My favorite marquee feature in Oracle Database 12c is Database In-Memory. With the introduction of Database In-Memory in 126.96.36.199, data can now be populated into memory both in a row format (the buffer cache) and a new in-memory optimized column format, simultaneously.
The database maintains full transactional consistency between the row and columnar formats, just as it maintains consistency between tables and indexes. The Oracle Optimizer is fully aware of what data exists in the column format and automatically routes analytic queries to the column format and OLTP operations to the row format, ensuring both outstanding performance and complete data consistency for all workloads without any application changes.
So, what can you expect from Database In-Memory in 12.2?
I know I promised more blog posts on the new features in Oracle Database 12c but I thought I would cheat on today’s post and point you to an article I wrote in the current issue of UKOUG’s Scene Magazine.
There you will find a 3 page article that outline what you can expect from Oracle Database 12c both in terms of marquee features as well as small but useful enhancements.
I’ll have more technical posts on these and other new features in the coming weeks.
Click on the picture to read the article.
Three page overview of what to expect from Oracle Database 12c
Now that Oracle Database 12c Release 2 is available on-prem, I thought it would be a good time to remind folks about what they can expect from the new release. I’m going to divide topics into two categories, Marquee Features and top-tips. Let’s start with a top-tip!
Prior to Oracle Database 12c Release 2, all object names had been limited to just 30 bytes. This limitation lead to some interesting problems, especially if you wanted to use descriptive names for the database objects you were creating.
Take for example the dictionary tables we wanted to create in 12.1 to help manage SQL Plan Directives. The first table was DBA_SQL_PLAN_DIRECTIVES, with 23 characters, which wasn’t problem. However, the second table we wanted was DBA_SQL_PLAN_DIRECTIVES_OBJECTS.
Yesterday saw Oracle complete the release of Oracle database 12c Release 2 when the software became available for download on Oracle.com for both Linux & SPARC.
Earlier this year I was lucky enough to have an opportunity to grab a coffee and enjoy some Tim Tams (cookies) with Connor McDonald, my fellow askTOM team member, and chat about our favorite new features in 12.2. I thought you might enjoy see what we had to say about the new features and the enhancements that could make your life a lot easier.
Today Oracle Database 12c Release 2 became available for download on Oracle.com for both Linux & SPARC. So anyone who wasn’t ready to try 12.2 in the Cloud can now play around with it, in the comfort of their own environment.
With each new release of the Oracle Database come fundamental architectural changes, driven by new technologies and user requirements. This has never been more evident than with Oracle Database 12c, which has 3 marquee features:
If you are on Exadata or taking advantage of Database In-Memory it’s possible your queries will benefit for the automatically created and maintained Storage Indexes.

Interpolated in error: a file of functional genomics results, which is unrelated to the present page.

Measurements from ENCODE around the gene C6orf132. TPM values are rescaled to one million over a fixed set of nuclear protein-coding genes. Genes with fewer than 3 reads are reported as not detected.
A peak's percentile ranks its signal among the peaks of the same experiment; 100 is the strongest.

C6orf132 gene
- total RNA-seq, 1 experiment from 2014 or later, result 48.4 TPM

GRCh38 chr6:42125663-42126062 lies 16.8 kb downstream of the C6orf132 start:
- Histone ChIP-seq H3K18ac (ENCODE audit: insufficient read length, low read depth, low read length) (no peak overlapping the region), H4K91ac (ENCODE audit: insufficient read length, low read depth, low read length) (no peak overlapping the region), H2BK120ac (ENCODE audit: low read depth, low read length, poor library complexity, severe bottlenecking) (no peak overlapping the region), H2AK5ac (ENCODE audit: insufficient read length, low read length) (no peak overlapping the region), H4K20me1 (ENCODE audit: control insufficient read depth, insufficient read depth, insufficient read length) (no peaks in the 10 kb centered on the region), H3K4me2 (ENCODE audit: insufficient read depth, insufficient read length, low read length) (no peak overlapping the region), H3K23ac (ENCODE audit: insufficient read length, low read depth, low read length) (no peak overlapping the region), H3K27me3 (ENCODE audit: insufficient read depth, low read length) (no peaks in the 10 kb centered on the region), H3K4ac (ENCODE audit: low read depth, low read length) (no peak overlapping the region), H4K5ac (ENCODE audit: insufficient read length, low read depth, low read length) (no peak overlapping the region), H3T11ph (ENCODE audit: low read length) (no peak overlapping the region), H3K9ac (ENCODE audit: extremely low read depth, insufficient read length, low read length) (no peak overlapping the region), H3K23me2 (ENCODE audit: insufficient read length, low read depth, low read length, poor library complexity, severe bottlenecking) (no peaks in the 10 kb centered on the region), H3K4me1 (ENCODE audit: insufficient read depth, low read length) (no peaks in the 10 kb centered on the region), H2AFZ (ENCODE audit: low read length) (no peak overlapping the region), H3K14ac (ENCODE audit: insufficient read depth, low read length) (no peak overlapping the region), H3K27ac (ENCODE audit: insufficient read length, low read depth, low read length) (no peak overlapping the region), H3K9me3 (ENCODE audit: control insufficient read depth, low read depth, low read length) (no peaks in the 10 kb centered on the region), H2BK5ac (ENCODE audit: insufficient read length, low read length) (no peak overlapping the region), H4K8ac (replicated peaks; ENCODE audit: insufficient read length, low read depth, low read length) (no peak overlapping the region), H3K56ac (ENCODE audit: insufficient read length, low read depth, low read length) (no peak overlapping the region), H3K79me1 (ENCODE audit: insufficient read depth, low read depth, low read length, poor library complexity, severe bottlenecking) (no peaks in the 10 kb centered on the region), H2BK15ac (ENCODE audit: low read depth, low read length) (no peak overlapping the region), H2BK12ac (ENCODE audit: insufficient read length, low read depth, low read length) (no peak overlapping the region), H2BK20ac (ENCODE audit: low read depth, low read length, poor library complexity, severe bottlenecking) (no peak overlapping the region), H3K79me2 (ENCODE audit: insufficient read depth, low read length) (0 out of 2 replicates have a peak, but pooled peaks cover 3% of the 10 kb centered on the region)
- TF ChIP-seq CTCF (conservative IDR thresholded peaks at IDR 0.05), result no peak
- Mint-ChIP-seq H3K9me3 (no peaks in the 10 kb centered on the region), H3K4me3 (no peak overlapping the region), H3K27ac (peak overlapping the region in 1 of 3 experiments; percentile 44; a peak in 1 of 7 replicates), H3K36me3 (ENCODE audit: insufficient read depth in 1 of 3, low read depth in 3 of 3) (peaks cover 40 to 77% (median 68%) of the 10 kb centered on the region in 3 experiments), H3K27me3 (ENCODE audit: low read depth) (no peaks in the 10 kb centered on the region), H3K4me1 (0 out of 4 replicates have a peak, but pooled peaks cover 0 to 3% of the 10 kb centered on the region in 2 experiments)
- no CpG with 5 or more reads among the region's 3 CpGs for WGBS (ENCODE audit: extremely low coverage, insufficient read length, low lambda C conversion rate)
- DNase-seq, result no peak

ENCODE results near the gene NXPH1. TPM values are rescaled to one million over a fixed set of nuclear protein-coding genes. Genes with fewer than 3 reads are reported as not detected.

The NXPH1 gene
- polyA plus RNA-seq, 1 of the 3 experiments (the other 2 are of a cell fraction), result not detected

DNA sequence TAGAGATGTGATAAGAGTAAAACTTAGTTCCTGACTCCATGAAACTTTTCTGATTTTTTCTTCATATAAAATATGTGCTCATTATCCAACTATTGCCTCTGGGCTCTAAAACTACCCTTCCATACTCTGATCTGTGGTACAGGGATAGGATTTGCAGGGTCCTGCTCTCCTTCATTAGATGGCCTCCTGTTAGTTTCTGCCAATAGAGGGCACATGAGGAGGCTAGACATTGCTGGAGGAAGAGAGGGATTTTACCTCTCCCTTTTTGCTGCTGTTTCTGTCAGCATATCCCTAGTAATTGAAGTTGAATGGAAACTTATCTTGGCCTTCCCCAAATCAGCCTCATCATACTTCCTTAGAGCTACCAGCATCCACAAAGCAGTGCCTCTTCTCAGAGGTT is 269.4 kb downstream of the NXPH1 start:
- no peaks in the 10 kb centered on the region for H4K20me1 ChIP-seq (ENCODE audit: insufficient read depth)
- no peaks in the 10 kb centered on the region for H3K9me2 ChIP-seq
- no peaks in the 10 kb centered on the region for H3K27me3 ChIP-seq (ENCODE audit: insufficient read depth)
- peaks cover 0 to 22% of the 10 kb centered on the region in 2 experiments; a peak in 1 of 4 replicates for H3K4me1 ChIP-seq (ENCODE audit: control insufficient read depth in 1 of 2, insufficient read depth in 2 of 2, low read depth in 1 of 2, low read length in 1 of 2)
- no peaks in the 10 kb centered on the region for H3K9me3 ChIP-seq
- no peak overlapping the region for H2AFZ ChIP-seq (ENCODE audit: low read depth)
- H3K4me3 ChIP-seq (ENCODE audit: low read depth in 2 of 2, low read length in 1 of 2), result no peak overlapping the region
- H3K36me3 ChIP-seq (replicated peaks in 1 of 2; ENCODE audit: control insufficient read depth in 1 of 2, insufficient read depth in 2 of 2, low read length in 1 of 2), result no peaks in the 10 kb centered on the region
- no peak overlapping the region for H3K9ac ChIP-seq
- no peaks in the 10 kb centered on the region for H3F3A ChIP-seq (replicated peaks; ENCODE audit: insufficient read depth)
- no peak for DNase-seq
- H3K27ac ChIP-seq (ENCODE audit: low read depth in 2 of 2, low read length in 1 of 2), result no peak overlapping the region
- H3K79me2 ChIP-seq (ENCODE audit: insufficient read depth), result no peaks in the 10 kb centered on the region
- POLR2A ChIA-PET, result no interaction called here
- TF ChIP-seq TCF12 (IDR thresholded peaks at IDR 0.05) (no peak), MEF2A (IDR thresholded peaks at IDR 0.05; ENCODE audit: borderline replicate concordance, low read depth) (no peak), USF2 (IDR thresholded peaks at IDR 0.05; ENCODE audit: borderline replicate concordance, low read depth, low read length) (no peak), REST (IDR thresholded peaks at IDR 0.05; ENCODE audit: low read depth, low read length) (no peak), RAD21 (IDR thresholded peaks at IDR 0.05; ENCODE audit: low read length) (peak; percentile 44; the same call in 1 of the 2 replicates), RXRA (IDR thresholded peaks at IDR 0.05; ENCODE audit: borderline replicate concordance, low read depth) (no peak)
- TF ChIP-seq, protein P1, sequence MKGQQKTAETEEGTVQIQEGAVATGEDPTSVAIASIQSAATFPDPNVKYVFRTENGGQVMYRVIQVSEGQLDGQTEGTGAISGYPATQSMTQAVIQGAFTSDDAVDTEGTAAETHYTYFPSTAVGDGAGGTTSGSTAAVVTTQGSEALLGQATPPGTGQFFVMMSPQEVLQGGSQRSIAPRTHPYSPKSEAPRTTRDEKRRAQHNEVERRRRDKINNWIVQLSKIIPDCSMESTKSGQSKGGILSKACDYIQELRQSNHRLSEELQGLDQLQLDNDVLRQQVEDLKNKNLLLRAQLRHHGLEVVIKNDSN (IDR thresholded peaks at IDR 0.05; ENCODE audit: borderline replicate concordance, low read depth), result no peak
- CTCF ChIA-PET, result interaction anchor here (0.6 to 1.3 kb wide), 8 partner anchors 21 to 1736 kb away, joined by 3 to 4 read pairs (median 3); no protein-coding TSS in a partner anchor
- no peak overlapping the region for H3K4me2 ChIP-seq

But what exactly are Storage Indexes and why don’t I always see a benefit from them?
Let me start by describing what Storage Indexes are in relation to Database In-Memory but remember they behavior in exactly the same way on the Exadata storage cell.
A Storage Index keeps track of minimum and maximum values for each column in an In-Memory Compression Unit (IMCU) or 1MB chunk on the Exadata storage cells. When a query specifies a WHERE clause predicate, the In-Memory Storage Index on the referenced column(s) is examined to determine if any entries with the specified value exist.
I got a great follow up question to my earlier blog on Online Statistics Gathering; that I thought might be of interest to other and worthy of a short post of its own.
The question related to sample size used to gather histograms on a table that originally had its statistics gathered via a direct path load operation.
Let’s look at any example:
Earlier this week, Oracle officially released the newest edition in the Exadata family, the Exadata SL6. The SL6 is an Exadata where the x86 database servers have been replaced by SPARC Servers. It runs the same Exadata software and Oracle Linux as the x86 version and it has the identical interfaces and APIs, so an application or end-user won’t actually know the difference.
For me the real benefit of this solution is the chance to run Oracle Database 12c on the SPARC M7 processor.
What’s so great about the SPARC M7 chip?
I’m really looking forward to the Rocky Mountain Oracle User Groups Training days next week, at the Colorado Convention Center, as it will bring several new challenges for me. I am going to be involved in three very different sessions at this year’s conference:
I was recently asked if I would ever recommend locking table statistics as a way of preventing execution plans from changing. As, with a lot questions’ regarding the Optimizer and statistics the answer was “it depends”.
There are definitely some edge cases where locking the statistics is the best approach but I wouldn’t generally recommend it to achieve plan stability. Before I share the edge cases where I believe locking statistics would help, lets first look at exactly what locking table statistics does and why it’s not a good approach to plan stability.